Huancavilca Tradition: Day of the Dead

My family stopped celebrating the Day of the Dead. They stopped because of all the migrating process in the past decade. They stopped because of all the busy projects they had going on. They stopped because there was no point in visiting our relatives in Ecuador when we had a life of our own in New York City and Milan. Like death itself, this tradition vanished in darkness and was left in the forgotten world where all of our traditions, ceremonies, and memories rot and disappear in thin ghost air.

My mother told me when her grandparents celebrated the Day of the Dead when she was a little girl. They went to El Morro, Playas County, Ecuador, on November 1st to commemorate the dead. From what she remembers, that’s where all of our ancestors rest in peace: the aunts who died as widows with broken hearts, the children who died of several plague, the elders who told stories and taught us how to weave ponchos. She said all comunas in the area go to visit the church in El Morro and brought food for the dead. They talked to them in the cemetery. They reminisced. They also cried and laughed. When it was time to leave, they made the sign of the cross and kiss them goodbye till next year.


It has been 30 years since the last celebration and it is about time we revive this Huancavilca tradition into the present. It kills me to think that my ancestors, my relatives, my grandparents, and my cousins stay in the forgotten when they could be remembered at least once a year on this sacred day. My family thought it was about time, too. We gathered all photos and placed them on an altar. We lit an incense, wrote letters to them, put a toasted bread as an offering, and prayed.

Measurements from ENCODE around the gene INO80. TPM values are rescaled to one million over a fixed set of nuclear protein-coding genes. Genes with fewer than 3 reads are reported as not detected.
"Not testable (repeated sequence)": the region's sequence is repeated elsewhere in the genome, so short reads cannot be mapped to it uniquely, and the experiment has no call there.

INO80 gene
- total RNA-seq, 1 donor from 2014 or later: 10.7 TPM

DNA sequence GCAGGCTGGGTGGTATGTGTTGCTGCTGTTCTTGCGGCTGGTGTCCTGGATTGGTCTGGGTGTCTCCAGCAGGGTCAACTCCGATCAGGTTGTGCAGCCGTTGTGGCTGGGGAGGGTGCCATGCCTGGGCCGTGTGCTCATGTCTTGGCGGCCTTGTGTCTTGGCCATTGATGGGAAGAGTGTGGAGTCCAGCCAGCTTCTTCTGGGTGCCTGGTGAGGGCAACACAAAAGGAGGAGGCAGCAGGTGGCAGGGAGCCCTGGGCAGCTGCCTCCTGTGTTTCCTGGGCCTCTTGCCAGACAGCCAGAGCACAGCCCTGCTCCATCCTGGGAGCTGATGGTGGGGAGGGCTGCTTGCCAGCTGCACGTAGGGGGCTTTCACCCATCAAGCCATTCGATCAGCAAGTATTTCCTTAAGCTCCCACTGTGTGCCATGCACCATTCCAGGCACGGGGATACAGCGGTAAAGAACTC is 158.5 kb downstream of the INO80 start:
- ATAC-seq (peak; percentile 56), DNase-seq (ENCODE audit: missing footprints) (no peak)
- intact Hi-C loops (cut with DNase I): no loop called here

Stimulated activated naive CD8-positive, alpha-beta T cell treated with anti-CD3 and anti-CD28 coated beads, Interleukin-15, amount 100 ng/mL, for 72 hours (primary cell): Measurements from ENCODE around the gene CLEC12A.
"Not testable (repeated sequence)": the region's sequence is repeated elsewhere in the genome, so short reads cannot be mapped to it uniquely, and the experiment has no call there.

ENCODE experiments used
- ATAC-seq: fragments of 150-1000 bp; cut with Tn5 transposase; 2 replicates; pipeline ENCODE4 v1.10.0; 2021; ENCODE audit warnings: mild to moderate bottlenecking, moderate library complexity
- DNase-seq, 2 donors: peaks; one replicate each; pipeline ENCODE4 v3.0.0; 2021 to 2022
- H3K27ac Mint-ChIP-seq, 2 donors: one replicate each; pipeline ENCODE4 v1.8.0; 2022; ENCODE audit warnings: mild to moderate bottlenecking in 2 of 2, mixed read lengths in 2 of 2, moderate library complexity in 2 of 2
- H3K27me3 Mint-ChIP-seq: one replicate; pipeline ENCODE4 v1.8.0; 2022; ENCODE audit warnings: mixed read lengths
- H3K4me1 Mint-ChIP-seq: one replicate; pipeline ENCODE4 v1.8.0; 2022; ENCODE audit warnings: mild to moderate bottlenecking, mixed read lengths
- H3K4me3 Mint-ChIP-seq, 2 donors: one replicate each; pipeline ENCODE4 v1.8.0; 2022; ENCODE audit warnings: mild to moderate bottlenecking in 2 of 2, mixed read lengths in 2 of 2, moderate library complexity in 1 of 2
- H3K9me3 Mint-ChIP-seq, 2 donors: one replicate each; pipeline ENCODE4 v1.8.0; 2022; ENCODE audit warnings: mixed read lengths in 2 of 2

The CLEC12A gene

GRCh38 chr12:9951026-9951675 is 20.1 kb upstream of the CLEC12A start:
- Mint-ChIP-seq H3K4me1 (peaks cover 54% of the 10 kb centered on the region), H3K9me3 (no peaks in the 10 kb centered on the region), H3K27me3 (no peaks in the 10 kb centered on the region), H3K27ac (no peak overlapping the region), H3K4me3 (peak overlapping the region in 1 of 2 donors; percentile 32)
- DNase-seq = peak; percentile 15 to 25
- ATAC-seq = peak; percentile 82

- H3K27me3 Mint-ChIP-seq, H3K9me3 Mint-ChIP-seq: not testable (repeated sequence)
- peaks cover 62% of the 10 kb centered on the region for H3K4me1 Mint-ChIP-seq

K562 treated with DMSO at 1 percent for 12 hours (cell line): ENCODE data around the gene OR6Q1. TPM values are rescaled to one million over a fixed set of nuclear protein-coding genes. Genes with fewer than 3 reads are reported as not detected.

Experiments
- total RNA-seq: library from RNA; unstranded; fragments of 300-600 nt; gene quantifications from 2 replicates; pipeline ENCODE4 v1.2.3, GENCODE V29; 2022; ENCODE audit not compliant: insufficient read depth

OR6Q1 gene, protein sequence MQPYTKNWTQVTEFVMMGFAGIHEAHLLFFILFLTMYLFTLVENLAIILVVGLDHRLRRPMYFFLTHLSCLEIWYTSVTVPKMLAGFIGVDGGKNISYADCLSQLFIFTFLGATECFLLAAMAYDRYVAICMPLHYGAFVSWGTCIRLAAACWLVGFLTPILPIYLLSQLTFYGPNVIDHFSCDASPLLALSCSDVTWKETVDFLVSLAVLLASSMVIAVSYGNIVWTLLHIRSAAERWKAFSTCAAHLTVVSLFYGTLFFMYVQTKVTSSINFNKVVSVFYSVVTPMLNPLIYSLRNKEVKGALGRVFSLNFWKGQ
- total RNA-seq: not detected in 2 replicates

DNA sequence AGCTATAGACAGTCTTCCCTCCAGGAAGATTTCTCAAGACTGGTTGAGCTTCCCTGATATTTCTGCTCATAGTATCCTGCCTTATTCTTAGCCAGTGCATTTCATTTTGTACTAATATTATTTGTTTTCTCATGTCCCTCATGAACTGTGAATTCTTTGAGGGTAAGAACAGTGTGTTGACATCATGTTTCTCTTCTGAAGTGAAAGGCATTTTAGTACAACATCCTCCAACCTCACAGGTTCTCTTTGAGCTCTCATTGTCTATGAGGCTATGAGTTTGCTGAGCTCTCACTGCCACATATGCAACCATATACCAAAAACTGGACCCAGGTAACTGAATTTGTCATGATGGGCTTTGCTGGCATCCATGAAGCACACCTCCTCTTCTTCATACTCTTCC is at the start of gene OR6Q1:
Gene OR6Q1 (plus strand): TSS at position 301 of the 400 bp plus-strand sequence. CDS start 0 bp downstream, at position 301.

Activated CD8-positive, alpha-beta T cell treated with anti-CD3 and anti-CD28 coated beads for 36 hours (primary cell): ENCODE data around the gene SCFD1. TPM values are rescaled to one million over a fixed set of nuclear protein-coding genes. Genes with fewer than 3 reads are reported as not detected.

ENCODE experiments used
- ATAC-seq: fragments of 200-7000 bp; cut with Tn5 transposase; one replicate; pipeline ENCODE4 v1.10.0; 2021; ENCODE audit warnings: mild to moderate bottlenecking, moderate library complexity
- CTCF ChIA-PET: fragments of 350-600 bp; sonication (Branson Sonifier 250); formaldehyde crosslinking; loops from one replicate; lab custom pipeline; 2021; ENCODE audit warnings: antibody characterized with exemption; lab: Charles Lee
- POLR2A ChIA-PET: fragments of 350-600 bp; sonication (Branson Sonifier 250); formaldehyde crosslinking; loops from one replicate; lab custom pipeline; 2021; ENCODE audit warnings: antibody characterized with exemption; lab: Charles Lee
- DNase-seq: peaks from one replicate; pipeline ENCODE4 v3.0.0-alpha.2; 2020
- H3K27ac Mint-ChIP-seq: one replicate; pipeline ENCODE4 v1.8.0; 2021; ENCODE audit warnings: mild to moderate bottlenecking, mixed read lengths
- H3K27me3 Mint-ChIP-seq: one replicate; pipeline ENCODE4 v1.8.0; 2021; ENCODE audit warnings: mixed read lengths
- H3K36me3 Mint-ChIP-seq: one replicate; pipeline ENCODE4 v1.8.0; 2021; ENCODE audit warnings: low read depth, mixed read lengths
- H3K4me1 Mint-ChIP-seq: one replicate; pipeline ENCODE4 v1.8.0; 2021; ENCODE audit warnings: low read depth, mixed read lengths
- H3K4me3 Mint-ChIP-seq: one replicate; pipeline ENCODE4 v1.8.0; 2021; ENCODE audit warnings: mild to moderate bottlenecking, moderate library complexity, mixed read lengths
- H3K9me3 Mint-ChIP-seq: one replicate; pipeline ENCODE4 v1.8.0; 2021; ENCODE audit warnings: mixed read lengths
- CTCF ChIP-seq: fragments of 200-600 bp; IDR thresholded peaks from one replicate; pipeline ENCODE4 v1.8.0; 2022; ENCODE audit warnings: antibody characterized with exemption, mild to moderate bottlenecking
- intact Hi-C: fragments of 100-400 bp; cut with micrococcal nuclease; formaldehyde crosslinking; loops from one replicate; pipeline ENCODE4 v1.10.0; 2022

The elders said that on this day, our ancestors descend to Earth and visit their relatives and take a walk down memory lane. They also want to remember the food they had eaten when they were human beings. Tradition goes that they eat the food a family prepares for them. If the food is wet or soaked, that means that they were not satisfied with the meal. That also might mean that they might be angry with the family. However, if the food is gone, they left satisfied and are at peace.

For more information, you can click this link below that speaks of the Huancavilca tradition in a comuna that still keep their traditions alive. It is translated in English, too. Remember your ancestors, too, on this sacred day because they will always remember you in the other world.

This entry was posted in October 2013 and tagged , , , , , , , , , , , , , , , , . Bookmark the permalink.

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